“As a continent and developing world, Africans have missed out on the first, second and third revolutions, which is why we must make sure we don’t miss out on the 4IR,” he said, adding that Wits University is determined to lead the way on the current technological wave.
“We cannot be passive players (we) must play a role in knowledge production, ensuring we become drivers, not passengers,” he said.
As the first African partner on the IBM Quantum Computing (IBM Q) Network, Vilakazi told University World News that Wits plans to become the focal research hub for academics across South Africa and for the 16 universities belonging to the African Research Universities Alliance (Arua).
Scholars from Wits and Arua institutions will be able to conduct research using a 20-qubit IBM Q quantum computer with advanced quantum computing systems and software for teaching quantum information science and exploring early applications.
The latest collaboration between Wits and IBM Research raises to a new level a partnership forged in 2016, when IBM opened its second lab in Africa at the university’s Tshimologong Digital Innovation Precinct.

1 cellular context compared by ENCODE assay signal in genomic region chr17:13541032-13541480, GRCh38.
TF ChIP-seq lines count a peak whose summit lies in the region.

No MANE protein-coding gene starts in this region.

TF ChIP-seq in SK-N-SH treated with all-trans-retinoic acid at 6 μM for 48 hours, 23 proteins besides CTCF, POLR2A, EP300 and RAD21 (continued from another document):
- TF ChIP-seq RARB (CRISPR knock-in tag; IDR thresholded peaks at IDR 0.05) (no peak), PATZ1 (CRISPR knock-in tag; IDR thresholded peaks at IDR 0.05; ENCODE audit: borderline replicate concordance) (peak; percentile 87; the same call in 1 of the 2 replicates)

“To expand the IBM Q Network to include Wits will drive innovation in frontier technologies and benefit African-based researchers, academics and students, who now have access to decades of quantum computing capabilities at the click of a button,” said Vilakazi.
He said putting resources into the study of quantum technologies can help leverage the next level of discovery research to tackle challenging problems.
Technologies such as enhanced medical imaging, efficient light harvesting materials (clean energy) and secure optical communication networks (cybersecurity) have led to the development of exponentially faster computers (quantum computers) which are integrated with technologies such as artificial intelligence and machine learning, and are considered a core security component of devices that will drive the 4IR, he said.
Researchers at Wits will also use quantum computing and machine learning in cosmology and molecular biology, with a specific focus on HIV drug discovery, echoing Vilakazi’s pledge to use technology to address societal challenges.
The Sunday Independent